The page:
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Security & privacy

Just plugging in this mouse can give a stranger complete access to your PC

It seems that a security flaw or software vulnerability is discovered almost daily. Hackers could exploit them, so it’s important to update your system as soon as a patch is released. Tap or click here to stamp out 50 Windows vulnerabilities.

Sometimes vulnerabilities happen through coding errors, with strange consequences. That’s happening right now for some Windows users.

Computer accessories maker Razer has made it onto the list of companies with strange bugs. But while the others are somewhat funny and harmless, this flaw could have serious consequences.

Here’s the backstory

When you connect a mouse to a computer, you generally expect one of two things to happen. The mouse will either work fully as intended, or it won’t. But you’ll never expect your new Razer mouse to give you full access to the computer that it’s connected to.

Yet, in a bizarre flaw, that is exactly what is happening with some of the company’s mouse peripherals. Identified by security researcher Jon Hat, he noticed that Windows Update would download the Razer installer executable whenever he plugged in a Razer mouse or dongle.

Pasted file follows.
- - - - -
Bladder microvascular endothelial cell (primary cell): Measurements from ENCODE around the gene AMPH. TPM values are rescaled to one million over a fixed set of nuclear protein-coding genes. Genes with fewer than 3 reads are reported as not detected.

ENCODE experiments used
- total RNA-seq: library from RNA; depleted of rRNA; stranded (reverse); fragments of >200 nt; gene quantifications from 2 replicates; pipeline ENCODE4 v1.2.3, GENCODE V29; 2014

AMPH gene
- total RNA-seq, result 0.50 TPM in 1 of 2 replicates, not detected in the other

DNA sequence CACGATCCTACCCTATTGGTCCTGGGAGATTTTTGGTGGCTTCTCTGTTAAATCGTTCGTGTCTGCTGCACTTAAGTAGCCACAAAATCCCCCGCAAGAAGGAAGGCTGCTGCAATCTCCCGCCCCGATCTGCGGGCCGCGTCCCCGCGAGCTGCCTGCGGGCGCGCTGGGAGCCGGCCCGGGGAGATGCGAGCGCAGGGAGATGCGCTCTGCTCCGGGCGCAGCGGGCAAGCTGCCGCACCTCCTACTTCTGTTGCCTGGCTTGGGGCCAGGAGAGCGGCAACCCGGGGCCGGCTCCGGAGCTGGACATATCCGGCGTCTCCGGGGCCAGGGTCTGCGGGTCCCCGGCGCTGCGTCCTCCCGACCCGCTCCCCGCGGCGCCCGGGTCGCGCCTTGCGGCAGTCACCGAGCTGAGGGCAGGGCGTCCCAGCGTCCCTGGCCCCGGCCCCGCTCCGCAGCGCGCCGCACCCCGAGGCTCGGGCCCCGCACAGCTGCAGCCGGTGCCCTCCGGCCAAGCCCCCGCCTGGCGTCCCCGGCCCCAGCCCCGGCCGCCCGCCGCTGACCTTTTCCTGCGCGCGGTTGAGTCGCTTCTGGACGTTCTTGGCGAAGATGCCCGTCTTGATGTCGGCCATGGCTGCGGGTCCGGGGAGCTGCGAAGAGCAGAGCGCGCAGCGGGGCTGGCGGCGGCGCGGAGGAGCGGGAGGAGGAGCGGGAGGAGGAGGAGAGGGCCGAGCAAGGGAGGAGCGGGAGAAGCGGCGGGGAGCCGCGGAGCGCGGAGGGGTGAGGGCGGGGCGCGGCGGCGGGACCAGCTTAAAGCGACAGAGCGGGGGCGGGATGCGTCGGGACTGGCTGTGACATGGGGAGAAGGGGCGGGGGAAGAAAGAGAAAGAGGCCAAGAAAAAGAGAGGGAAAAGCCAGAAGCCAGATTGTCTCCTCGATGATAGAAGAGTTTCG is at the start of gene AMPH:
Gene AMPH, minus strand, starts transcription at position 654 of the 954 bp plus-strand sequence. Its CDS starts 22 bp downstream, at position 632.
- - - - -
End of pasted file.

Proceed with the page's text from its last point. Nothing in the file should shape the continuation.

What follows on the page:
That isn’t the strange part, as most devices need Windows drivers to work properly. But the problem here was the file was run with system-wide privileges. This means that anybody who plugs in a Razer mouse now has elevated access to that computer.

With those kinds of access levels, someone could control the entire machine and even install malicious software. So if anyone with nefarious intentions had access to your computer, they could take advantage of the flaw.

Razer has confirmed that the bug exists and is trying to figure out how it happened. “We were made aware of a situation in which our software, in a very specific use case, provides a user with broader access to their machine during the installation process,” Razer acknowledged.

What you can do about the flaw

There is no immediate danger of your computer being taken over by a hacker, as the device physically needs to be plugged into your system. So your best move is to keep your computer in sight at all times and if you walk away, make sure it’s locked down.

But it can be dangerous if you have a shared computer in your house, and someone plugs a Razer mouse into it. With elevated privileges, someone could delete or remove important data. Or worse, install malware on your machine.

As for a remedy, Razer said that it is busy working on a software update that will solve the problem. No timeline has been given for the patch rollout, but it is expected to be in the next few days.

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